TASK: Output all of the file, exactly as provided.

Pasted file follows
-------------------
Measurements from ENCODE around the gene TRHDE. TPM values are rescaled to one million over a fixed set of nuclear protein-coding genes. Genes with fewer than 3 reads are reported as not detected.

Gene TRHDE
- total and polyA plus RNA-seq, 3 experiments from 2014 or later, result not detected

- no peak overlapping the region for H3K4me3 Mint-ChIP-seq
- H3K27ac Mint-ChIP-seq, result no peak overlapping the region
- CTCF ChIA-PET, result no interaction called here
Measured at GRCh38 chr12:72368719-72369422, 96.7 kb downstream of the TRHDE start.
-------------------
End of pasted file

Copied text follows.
Measurements from ENCODE around the gene TRHDE. TPM values are rescaled to one million over a fixed set of nuclear protein-coding genes. Genes with fewer than 3 reads are reported as not detected.

Gene TRHDE
- total and polyA plus RNA-seq, 3 experiments from 2014 or later, result not detected

- no peak overlapping the region for H3K4me3 Mint-ChIP-seq
- H3K27ac Mint-ChIP-seq, result no peak overlapping the region
- CTCF ChIA-PET, result no interaction called here
Measured at GRCh38 chr12:72368719-72369422, 96.7 kb downstream of the TRHDE start.